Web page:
So I’ve not written in some time, some may think I’m not doing as much, but on the contrary, I’m doing more, but I’m doing more in the south west and less online, and being at the forefront of advice and support with FASD Devon & Cornwall keeps me very busy.
In all honest, a year ago I would have never invisioned myself setting up my own organisation. How I’ve got this far I don’t know, but I am determined and passionate in helping those affected by prenatal exposure to alcohol.
So what switched my focus, from online with FASD Through my eyes, to setting up FASD Devon & Cornwall? It came out of a very low for me after Christmas 2015 was spent alone, and I found myself having very negative thoughts, including self harm and suicide. After getting through Christmas and new year, I tried to seek help, most people’s replies where, what is FASD? And what is it I wanted help with? I could answer the first question, but not the second, I know I just wanted to stop feeling how I was feeling, no amount of talking would make it go away. Eventually I gave up looking, but I did find helping others online was helping me, and very rewarding. But…… I could not get the thought out of my head, what about the others in the south west who have no support, and what little help there was came from professionals that only new small parts of the spectrum, like attachment disorders, or ADHD, and personally I feel just addressing one issue, doesn’t always help, when one problem can trigger another. How can you help an individual with an FASD if your are just trying to help with one small part of it.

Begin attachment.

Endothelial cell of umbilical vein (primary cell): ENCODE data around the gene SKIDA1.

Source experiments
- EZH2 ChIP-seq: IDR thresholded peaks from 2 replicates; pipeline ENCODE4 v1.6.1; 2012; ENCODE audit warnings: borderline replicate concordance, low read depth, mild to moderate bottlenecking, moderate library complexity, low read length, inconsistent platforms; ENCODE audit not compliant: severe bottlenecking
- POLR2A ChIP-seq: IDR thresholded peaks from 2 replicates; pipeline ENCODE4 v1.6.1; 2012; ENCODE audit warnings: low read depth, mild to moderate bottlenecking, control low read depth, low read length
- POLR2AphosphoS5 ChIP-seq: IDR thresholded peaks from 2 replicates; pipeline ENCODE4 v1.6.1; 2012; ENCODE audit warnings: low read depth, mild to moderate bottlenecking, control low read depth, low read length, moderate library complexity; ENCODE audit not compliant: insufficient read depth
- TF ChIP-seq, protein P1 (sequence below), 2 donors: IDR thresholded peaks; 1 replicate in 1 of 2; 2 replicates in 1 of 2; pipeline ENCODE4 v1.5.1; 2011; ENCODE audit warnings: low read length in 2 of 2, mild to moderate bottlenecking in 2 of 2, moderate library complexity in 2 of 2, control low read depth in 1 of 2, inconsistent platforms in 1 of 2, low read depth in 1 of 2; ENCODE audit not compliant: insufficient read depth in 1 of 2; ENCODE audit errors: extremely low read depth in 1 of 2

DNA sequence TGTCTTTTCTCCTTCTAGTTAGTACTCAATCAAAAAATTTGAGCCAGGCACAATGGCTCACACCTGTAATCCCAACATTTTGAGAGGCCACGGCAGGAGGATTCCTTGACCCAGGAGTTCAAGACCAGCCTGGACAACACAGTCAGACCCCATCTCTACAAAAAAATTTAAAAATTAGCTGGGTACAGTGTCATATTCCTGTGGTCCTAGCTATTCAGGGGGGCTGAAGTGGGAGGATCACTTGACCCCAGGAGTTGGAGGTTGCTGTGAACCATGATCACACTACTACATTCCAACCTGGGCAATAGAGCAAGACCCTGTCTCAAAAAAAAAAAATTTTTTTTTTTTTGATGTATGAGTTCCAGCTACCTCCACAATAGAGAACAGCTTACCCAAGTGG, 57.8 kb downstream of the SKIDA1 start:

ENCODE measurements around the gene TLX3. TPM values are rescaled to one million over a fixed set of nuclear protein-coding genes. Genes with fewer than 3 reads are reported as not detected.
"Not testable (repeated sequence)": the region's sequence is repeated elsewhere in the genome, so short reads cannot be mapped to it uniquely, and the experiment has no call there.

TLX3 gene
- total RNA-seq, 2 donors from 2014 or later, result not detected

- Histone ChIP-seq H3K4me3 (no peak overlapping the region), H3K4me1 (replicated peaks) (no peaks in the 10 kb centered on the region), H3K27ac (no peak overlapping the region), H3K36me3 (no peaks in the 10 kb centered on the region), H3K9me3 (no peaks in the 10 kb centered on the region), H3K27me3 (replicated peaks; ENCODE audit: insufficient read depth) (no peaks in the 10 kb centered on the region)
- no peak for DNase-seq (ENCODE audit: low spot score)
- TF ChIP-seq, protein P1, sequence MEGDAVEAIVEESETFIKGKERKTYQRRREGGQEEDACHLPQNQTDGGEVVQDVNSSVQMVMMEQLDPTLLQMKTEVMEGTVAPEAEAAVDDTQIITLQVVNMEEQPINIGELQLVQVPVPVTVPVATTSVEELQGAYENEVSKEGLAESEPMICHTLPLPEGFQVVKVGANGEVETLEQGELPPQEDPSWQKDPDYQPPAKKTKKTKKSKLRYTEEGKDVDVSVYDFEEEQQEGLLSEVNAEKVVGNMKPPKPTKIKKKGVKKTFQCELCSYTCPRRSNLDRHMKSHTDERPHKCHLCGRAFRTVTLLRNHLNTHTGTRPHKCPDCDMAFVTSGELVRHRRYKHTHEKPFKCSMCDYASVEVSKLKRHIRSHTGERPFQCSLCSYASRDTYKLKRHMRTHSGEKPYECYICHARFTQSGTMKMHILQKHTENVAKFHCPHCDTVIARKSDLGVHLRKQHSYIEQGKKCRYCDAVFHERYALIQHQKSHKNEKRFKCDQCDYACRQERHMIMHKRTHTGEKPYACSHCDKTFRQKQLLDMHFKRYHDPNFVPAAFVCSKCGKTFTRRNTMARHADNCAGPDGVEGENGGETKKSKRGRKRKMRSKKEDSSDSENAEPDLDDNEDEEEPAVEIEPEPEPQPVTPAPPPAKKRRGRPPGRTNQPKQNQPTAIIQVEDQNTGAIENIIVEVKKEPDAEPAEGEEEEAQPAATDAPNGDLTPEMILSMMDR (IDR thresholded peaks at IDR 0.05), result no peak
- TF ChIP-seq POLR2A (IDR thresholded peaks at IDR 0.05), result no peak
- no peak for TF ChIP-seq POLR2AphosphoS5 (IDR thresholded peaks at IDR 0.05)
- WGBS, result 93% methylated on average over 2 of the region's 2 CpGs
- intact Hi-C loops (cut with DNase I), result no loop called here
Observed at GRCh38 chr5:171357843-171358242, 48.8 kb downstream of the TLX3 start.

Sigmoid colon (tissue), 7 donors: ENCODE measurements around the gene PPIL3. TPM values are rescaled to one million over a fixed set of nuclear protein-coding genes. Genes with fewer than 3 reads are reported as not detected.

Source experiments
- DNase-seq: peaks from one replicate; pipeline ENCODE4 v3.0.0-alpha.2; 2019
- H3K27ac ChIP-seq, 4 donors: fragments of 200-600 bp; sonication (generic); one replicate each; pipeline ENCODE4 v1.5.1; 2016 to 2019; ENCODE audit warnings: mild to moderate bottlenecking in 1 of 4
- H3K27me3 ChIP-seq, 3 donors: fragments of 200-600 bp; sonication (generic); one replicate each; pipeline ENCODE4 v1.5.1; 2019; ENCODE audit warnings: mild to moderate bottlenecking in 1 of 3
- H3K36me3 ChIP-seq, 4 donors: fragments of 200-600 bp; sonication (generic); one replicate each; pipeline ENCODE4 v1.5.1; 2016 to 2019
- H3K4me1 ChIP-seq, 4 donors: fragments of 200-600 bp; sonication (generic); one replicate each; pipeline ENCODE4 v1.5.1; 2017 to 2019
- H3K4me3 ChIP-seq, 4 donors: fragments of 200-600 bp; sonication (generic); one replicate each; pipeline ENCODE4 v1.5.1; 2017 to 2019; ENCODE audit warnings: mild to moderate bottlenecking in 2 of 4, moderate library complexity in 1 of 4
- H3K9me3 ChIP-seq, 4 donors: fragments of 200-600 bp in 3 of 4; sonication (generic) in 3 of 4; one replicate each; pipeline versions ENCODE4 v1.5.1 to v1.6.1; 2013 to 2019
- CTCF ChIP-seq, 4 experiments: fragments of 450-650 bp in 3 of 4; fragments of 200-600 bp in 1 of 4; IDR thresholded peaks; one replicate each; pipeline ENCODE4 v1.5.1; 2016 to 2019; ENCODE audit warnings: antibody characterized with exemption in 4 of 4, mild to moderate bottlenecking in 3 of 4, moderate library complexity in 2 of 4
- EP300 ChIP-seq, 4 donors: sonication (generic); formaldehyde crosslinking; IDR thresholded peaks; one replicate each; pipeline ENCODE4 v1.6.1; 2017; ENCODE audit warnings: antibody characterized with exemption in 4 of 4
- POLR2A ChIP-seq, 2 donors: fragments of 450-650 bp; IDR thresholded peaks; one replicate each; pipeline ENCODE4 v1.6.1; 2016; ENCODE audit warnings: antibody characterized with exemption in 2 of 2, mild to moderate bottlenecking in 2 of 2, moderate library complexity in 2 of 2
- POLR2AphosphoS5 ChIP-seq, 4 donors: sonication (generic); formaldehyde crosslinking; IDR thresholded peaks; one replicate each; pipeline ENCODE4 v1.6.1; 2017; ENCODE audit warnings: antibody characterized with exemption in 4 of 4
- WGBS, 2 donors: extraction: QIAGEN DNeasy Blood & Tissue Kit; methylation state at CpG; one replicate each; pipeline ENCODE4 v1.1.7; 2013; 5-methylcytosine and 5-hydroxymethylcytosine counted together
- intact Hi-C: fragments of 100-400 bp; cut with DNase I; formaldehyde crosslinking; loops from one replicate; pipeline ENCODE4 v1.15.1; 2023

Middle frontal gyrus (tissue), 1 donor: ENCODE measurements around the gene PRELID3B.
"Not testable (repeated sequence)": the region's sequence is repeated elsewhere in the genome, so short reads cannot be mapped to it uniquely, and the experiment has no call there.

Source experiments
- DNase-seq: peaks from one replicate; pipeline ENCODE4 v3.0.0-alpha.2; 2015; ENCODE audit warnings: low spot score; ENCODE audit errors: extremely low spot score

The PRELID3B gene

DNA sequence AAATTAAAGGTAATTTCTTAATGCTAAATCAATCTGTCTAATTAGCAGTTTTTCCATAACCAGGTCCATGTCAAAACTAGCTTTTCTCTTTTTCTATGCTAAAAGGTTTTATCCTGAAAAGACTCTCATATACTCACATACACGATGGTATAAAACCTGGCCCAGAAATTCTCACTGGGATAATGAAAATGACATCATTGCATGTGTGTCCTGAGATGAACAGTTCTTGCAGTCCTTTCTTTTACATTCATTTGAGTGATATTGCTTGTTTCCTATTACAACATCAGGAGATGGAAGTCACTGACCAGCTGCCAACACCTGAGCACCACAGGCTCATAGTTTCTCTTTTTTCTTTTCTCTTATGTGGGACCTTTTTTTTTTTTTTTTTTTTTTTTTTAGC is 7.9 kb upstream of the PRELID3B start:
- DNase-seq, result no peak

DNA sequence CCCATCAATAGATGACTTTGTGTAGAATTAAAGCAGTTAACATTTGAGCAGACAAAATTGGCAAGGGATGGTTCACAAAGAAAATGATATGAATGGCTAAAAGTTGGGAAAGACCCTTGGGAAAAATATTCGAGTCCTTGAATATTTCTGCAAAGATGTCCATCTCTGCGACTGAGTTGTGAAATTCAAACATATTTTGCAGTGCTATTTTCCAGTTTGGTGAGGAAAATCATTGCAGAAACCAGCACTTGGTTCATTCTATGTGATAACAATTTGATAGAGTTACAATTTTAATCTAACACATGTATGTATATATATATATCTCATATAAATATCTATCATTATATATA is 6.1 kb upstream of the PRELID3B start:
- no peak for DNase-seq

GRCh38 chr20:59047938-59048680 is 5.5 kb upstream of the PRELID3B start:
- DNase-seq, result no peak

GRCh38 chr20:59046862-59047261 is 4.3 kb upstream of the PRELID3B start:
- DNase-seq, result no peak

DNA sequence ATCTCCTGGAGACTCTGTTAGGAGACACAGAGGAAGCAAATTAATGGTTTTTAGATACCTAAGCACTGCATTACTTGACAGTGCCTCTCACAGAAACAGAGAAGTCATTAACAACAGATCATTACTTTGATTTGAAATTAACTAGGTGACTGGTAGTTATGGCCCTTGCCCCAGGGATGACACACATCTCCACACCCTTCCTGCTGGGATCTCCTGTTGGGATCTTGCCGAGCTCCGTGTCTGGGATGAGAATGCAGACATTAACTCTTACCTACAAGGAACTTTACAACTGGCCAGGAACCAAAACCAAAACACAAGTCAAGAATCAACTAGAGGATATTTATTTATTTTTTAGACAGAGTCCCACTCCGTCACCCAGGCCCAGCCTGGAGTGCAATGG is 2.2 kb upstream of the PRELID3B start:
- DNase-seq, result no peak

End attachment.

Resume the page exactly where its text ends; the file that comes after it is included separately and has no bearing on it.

At this time I didn’t realise just how much experience I had in the different aspects of FASD, all the way from anxiety right through to heavy addiction. In my eyes I was just a bloke who had had a tough break, got on the wrong side of the CJS, and ended up in prison, homeless, wanted to end my own life many times, and attempted it more than once, had a list of broken relationships, and been addicted to alcohol for 10 years, which almost nearly killed me too. To an extent I see see myself that way. But I’ve come to realise my story is one of hope, to so many parent, success for an individual affected by FASD is possible. Yes, we all have our areas that we struggle in, but if you/we can find our strengths the we can excel, and possible become a huge success.
We to can overcome the struggle of living with FASD, yes there will always be things I cannot do, and yes I struggle, but when I am out talking about FASD and educating and supporting others, that is where you will find me at my best, and in my element.
So no matter what you might be struggling with right now and a parent, carer, fosterer, adopter or individual with an FASD, a bright future is possible, sometimes it takes patients, in my case I had to hit rock bottom, but I came back, and I will continue to grow, learn and educate others for as long as I can.